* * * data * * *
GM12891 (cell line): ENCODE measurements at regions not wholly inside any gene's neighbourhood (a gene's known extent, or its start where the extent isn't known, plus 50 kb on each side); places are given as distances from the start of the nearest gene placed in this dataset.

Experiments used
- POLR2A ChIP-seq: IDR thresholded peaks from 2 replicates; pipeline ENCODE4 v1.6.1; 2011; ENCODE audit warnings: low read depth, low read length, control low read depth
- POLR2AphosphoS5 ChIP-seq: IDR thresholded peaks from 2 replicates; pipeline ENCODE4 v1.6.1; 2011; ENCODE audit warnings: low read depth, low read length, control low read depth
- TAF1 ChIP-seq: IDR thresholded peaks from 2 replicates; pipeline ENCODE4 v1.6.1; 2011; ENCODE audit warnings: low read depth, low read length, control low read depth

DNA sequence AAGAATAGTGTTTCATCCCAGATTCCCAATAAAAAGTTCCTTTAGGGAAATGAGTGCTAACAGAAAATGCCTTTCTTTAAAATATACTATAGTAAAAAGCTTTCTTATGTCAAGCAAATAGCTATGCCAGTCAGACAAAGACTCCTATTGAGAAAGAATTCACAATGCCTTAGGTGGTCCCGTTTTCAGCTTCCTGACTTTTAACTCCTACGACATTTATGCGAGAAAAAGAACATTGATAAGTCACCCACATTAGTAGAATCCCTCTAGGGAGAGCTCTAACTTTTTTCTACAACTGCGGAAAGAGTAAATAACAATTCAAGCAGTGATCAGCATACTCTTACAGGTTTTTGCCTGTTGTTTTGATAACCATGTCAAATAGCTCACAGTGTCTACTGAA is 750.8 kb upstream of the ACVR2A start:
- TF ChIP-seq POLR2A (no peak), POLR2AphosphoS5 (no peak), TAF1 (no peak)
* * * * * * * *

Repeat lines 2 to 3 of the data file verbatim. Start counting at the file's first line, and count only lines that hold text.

Experiments used
- POLR2A ChIP-seq: IDR thresholded peaks from 2 replicates; pipeline ENCODE4 v1.6.1; 2011; ENCODE audit warnings: low read depth, low read length, control low read depth